- Write a letter disputing their claims and ask for written proof of the basis for the claim and the name of the person you can contact if you are not satisfied. Also demand that they call off any debt collecting dogs until you have managed to look at their claim.

- Send a reminder with a copy of the original if you have no response in 10 days.

- Send a second reminder with copies of previous correspondence after a further 10 days including a comment that you will be refering the matter to your MP.


I did this and received a letter back just before Xmas that stated - ""as part of the investigation I have requested an assisted search of your records, and this has failed to produce the file. Without this evidence I have decided to abandon the two claims held on our system for the periods 3 August 1995 to 7 September 1995 and 21 May 1999 to 4 June 1999.
This is not an admission that overpayments have not occurred. It simply indicates that the decisions to support continued recovery are no longer available to us."

Hope that helps you in some way.

Thank You for this advice,I will write to them as you did and see what happens. Otherwise as I am now in fulltime employment and have been apart from the two months they are requesting back from 13 years ago I will probably get it took out of my pension for what its worth as they probably wont be a state pension when I retire anyway.

davyboy
24-01-2012, 17:42
Write to them. At the head of your letter write 'without prejudice' put these two words on any further communication that you have with them as it means that it cannot be used as evidence in court.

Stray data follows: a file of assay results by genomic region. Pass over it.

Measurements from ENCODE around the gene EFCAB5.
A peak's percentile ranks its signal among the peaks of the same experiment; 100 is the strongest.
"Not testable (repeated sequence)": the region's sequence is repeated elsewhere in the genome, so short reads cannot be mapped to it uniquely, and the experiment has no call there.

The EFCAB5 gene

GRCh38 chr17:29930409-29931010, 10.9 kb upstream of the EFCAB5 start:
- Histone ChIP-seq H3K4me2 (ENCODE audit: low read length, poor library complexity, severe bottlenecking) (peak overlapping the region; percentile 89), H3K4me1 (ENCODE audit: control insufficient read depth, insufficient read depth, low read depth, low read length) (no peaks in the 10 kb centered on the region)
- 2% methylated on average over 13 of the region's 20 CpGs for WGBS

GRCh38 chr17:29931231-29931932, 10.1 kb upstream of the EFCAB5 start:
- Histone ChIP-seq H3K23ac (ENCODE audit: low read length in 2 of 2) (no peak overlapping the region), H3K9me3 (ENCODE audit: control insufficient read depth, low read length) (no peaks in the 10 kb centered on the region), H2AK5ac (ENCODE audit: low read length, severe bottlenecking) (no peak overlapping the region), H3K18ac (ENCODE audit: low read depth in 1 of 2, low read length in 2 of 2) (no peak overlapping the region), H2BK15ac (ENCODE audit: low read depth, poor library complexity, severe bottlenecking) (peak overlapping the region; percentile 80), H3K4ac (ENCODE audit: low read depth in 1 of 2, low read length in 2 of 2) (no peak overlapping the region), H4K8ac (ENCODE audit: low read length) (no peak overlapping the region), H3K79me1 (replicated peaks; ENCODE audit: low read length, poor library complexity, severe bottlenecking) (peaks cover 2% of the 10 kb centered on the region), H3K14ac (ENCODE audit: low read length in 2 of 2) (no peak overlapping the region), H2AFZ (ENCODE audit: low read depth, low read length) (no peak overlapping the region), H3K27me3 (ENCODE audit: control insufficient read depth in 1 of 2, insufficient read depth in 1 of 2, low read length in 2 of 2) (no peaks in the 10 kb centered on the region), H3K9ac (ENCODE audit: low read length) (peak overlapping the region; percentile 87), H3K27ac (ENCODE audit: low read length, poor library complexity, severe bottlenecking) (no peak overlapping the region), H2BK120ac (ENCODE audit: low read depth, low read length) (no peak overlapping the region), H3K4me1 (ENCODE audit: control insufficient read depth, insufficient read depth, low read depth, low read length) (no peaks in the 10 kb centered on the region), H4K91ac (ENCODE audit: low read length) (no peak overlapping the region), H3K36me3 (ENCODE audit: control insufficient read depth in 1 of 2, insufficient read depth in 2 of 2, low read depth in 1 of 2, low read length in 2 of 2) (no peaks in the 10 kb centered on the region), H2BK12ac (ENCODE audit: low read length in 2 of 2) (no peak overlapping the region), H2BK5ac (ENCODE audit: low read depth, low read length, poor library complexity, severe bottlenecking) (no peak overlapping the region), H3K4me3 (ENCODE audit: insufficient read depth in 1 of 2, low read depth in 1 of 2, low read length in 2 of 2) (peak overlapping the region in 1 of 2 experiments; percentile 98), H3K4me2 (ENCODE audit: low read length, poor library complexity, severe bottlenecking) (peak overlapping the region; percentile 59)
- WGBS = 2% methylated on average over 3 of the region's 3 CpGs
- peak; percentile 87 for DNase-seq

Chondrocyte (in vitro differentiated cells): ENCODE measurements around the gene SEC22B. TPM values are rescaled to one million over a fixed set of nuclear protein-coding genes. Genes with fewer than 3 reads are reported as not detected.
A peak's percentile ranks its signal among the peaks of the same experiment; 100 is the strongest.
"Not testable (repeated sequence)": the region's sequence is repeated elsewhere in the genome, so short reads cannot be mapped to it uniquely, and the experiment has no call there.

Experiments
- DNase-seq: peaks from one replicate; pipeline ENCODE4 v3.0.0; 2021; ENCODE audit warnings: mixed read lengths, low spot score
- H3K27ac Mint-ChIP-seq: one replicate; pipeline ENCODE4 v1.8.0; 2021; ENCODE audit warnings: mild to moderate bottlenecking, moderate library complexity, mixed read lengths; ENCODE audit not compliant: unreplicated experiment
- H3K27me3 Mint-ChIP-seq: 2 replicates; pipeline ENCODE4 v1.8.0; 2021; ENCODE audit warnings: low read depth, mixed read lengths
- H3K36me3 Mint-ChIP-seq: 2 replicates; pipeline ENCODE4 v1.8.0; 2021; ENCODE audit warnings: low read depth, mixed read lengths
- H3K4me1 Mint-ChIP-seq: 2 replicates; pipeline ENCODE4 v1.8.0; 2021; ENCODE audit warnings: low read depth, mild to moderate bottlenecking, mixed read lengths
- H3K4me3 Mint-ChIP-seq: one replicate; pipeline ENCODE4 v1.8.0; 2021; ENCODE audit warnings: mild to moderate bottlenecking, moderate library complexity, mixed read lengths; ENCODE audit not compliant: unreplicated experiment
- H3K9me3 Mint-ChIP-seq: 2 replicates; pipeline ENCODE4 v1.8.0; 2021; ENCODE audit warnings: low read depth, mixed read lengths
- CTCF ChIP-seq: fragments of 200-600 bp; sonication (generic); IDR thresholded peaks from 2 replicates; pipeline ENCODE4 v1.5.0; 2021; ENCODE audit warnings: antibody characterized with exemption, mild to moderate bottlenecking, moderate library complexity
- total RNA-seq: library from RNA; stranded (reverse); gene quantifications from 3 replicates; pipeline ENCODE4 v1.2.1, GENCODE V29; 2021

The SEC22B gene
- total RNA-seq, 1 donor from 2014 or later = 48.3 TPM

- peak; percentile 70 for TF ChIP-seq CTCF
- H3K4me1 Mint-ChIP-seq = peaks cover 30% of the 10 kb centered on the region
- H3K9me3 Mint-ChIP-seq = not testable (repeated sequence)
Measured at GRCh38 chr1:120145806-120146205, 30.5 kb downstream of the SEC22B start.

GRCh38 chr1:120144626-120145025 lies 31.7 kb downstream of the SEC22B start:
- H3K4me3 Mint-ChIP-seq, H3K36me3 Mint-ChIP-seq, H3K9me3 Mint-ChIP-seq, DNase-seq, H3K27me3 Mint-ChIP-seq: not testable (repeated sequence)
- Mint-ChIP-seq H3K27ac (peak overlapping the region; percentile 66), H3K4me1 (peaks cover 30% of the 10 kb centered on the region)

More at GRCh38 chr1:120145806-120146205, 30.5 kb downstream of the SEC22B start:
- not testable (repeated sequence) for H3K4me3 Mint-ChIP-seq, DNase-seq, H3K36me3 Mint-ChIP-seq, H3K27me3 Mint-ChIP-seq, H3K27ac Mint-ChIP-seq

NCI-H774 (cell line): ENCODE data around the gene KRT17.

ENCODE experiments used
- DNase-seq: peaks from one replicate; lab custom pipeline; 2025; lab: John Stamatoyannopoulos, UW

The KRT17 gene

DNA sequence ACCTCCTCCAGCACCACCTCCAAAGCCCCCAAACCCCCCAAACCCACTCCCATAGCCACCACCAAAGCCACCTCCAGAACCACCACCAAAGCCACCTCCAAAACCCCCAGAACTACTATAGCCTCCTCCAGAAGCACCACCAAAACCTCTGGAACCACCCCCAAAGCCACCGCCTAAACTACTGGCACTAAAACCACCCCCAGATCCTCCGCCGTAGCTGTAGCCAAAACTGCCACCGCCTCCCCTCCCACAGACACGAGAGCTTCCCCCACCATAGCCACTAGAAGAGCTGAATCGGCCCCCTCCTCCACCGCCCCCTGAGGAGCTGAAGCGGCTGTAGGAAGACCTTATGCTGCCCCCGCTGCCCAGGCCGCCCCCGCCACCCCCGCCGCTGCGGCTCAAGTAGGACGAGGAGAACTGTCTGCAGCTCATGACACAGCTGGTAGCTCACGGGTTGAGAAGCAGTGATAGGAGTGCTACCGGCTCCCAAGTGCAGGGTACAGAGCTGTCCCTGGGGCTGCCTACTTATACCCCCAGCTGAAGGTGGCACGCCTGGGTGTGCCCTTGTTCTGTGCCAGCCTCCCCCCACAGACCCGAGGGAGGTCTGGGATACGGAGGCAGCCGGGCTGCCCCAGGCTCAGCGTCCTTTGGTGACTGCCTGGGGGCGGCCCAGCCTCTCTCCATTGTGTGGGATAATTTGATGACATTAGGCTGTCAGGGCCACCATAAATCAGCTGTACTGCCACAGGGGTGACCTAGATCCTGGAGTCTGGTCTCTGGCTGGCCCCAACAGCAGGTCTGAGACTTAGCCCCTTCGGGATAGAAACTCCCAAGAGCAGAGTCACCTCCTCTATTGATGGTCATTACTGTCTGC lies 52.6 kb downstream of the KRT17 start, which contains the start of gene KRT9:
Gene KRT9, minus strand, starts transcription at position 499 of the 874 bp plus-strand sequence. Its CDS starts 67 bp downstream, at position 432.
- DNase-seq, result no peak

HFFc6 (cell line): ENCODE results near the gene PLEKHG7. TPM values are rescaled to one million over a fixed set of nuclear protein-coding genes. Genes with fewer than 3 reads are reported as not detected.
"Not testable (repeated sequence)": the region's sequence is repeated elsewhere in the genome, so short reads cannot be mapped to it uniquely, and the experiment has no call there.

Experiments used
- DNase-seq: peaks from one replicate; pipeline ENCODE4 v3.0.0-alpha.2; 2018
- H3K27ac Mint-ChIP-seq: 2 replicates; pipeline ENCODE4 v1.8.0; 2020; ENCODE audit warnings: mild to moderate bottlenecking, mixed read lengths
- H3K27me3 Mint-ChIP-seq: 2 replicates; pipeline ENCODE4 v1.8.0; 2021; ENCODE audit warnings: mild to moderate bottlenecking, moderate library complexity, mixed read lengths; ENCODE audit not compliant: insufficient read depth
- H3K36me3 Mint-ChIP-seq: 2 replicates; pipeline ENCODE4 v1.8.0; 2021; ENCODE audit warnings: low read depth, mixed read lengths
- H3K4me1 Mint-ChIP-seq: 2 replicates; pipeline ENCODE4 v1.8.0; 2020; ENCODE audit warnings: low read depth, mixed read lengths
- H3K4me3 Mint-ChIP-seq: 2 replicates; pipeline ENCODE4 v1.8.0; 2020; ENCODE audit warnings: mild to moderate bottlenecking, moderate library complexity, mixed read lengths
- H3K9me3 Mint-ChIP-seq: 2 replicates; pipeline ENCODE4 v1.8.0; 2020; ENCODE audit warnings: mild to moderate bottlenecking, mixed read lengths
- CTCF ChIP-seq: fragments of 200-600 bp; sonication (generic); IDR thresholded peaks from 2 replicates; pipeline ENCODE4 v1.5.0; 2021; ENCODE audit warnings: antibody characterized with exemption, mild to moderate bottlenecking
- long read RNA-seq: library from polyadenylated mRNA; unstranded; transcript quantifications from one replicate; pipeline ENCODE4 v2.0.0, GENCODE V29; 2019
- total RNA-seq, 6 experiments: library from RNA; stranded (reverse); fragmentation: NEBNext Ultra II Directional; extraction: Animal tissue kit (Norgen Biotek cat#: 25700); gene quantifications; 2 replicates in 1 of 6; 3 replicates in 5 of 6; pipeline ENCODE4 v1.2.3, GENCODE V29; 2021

Ask them for documentation regarding the 'alleged' debt and the exact amount. Again the word 'alleged' is important as it means that you are not accepting any responsibility for the debt.

Once you have their proof you can then decide what action you choose to take.

If they have no evidence there is no problem.

If you accept the debt as yours and choose to repay it you can enter into an agreement and pay off so much a month according to your circumstances.

Do not be panicked or bullied by their letters that is what they are hoping for. Stay in communication with them but do it in writing or if you email send hard copy and if you are emailing again use the words 'alleged' and 'without prejudice'.

Legal bit can be found here....http://www.legislation.gov.uk/ukpga/1980/58

Hope that helps.

DO NOT WRITE TO THEM even with without prejudice at the top.
After six years debts are not enforceable unless you have acknowledged them,which writing to the creditor may do. Go to the CAB.
SEE THIS FROM ADVICE GUIDE:

Has the time limit for recovering the debt run out

In law, a lender has a set amount of time to take you to court for a debt. If a lender doesn’t start court action within the time limit, they usually can't force you to pay back the money. The debt is then known as statute barred.